A compilation of newspaper articles
about state government and politics.
VaNews - September 2, 2014
Today's Sponsor: Ann B. Wheeler
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Compiled by Bernadette Kinlaw
Gov. Terry McAuliffe has set the most ambitious goal in the state's history for doing business with small firms and those owned by women and minorities. He recently signed an order setting a target of 42 percent for the share of state contract money awarded to such businesses. Since fiscal 2007, according to state records, the highest proportion awarded to small, women-owned and minority-owned, or SWAM, businesses was 41.9 percent in fiscal 2009.
A Virginia commission that invests money from a national tobacco settlement gave $21 million to an economic development group and a telephone cooperative run by family members of the commission’s powerful chairman, according to a review of grants by The Associated Press. While not illegal, the grants are part of a rocky history of questionable spending by the Virginia Indemnification and Community Revitalization Commission, which currently controls about $600 million in cash and investments.
The biggest trial in Virginia political history has turned, at times, on almost trite tales of marital dysfunction. Like the one about the busy husband, content with off-the-rack suits and slippers bound by duct tape, who watches his wife waltz in with two shopping bags and never dreams they could contain clothing worth $20,000. With erratic wife, straight-man husband and seemingly retro spousal politics, United States of America v. Robert F. McDonnell and Maureen G. McDonnell has at times had the feel of a classic TV sitcom, just without the laughs.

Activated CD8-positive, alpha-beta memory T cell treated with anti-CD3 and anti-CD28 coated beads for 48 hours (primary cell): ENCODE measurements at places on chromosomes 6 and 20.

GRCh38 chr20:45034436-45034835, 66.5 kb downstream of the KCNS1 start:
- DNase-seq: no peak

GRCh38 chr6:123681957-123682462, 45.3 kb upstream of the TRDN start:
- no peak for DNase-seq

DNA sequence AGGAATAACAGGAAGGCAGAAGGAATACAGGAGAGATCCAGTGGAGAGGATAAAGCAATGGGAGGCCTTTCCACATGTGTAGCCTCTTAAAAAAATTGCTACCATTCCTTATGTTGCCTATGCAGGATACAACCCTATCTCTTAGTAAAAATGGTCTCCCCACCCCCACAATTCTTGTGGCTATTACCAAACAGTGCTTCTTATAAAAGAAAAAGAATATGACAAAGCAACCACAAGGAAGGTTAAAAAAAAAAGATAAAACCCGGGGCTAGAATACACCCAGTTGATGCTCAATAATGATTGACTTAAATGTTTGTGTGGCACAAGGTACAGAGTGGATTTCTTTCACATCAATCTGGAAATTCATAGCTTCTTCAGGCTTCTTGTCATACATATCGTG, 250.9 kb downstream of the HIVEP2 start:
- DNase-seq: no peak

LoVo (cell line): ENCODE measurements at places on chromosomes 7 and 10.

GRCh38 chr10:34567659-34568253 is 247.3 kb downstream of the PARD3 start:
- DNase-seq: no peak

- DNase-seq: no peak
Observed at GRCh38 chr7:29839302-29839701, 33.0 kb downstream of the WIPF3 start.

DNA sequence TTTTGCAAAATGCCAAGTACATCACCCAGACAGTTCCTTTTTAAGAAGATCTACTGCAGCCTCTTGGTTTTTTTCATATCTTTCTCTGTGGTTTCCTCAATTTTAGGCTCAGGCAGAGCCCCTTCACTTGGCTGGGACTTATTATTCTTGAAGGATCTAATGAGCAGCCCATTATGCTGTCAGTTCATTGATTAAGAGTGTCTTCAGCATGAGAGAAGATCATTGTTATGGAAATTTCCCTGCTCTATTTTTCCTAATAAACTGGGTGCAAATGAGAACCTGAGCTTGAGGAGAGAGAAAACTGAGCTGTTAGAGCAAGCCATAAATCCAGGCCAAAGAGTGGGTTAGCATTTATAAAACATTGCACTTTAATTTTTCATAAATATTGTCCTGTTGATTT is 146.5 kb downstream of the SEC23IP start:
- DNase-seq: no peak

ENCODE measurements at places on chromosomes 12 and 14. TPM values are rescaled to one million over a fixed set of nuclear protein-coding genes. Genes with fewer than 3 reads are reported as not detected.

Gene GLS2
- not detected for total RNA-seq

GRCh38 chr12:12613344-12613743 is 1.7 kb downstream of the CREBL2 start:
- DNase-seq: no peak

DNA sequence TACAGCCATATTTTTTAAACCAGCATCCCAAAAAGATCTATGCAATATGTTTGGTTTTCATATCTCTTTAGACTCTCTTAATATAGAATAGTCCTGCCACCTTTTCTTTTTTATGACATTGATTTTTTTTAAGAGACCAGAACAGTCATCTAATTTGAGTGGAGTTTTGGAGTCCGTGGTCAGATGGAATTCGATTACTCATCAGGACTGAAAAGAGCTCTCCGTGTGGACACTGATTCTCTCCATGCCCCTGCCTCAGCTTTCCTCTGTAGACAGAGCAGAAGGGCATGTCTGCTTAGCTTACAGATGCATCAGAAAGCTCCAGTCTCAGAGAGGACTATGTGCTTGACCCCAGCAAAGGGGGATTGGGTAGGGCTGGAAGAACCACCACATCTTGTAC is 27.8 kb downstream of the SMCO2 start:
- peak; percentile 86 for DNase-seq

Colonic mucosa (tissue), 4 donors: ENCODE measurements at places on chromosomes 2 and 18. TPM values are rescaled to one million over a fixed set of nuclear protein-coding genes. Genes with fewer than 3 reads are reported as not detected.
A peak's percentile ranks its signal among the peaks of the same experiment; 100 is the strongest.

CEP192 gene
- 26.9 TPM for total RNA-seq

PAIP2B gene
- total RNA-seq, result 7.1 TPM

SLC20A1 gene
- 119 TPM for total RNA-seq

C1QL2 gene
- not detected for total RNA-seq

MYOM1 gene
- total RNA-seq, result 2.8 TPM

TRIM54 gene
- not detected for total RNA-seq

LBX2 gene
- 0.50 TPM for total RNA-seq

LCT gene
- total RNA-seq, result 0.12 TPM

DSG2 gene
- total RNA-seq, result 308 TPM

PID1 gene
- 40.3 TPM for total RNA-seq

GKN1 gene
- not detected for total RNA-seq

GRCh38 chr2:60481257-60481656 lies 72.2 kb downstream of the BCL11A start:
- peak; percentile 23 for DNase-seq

After five weeks of testimony and closing arguments on Friday, the jury in the corruption trial of former Gov. Bob McDonnell and his wife, Maureen, is set to hear instructions today and then begin its deliberations. Jurors were given the three-day Labor Day weekend holiday by Judge James R. Spencer and are expected to receive their instructions from the judge when court resumes this morning. Afterwards, they are expected to begin deliberations at the U.S. District Court in Richmond.
The testimony is over. The case goes to the jury Tuesday. But what exactly do these 12 people face? Gov. Bob McDonnell and his wife, Maureen, each stand accused of 13 felonies for violating federal public corruption laws. Prosecutors say the couple sought to illegally promote a health supplement after taking thousands of dollars in gifts and loans from its chief executive, Jonnie R. Williams Sr.
The long and downward-spiraling tale of Virginia ex-governor Bob McDonnell – worthy of a Shakespeare or more likely the script writer for an afternoon soap – is headed for its pathetic legal conclusion. The 25-day federal corruption trial of Mr. McDonnell and his wife Maureen, their adult children in the courtroom, heard seven hours of closing arguments Friday. It’ll go to the jury next Tuesday.